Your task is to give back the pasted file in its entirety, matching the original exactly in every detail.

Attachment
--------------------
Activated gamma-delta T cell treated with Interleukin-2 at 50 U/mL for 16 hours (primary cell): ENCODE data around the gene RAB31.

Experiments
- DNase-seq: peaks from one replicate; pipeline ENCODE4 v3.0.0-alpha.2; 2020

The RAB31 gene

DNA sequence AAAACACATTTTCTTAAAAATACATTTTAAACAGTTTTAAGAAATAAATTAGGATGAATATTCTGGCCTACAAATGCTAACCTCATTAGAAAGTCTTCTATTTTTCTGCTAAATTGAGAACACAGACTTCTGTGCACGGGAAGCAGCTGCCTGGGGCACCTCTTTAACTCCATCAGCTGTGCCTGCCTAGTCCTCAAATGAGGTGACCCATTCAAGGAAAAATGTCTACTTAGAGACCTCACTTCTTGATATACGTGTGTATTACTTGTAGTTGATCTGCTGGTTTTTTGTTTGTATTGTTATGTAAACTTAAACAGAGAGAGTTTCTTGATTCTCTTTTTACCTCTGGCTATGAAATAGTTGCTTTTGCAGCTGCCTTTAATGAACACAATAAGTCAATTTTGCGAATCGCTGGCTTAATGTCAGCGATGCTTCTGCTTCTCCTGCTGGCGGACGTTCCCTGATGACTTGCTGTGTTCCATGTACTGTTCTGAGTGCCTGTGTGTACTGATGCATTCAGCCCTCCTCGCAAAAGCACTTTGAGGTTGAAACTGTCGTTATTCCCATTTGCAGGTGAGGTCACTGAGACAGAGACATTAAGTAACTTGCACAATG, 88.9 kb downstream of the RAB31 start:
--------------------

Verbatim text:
Activated gamma-delta T cell treated with Interleukin-2 at 50 U/mL for 16 hours (primary cell): ENCODE data around the gene RAB31.

Experiments
- DNase-seq: peaks from one replicate; pipeline ENCODE4 v3.0.0-alpha.2; 2020

The RAB31 gene

DNA sequence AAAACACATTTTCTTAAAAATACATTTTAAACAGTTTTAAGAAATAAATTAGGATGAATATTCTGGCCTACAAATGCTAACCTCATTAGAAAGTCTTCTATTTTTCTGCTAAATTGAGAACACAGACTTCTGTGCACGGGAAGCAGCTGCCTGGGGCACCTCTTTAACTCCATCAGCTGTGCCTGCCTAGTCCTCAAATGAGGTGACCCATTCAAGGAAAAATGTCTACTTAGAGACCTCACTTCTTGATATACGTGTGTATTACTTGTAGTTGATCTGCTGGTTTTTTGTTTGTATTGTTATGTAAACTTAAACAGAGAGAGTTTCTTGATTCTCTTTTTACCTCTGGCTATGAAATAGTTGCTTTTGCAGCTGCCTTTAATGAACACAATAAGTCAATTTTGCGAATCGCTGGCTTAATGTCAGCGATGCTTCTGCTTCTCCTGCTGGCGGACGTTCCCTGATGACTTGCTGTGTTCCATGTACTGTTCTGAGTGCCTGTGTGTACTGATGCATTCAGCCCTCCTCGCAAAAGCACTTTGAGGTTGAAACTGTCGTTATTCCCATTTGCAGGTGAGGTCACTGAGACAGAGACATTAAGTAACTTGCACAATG, 88.9 kb downstream of the RAB31 start: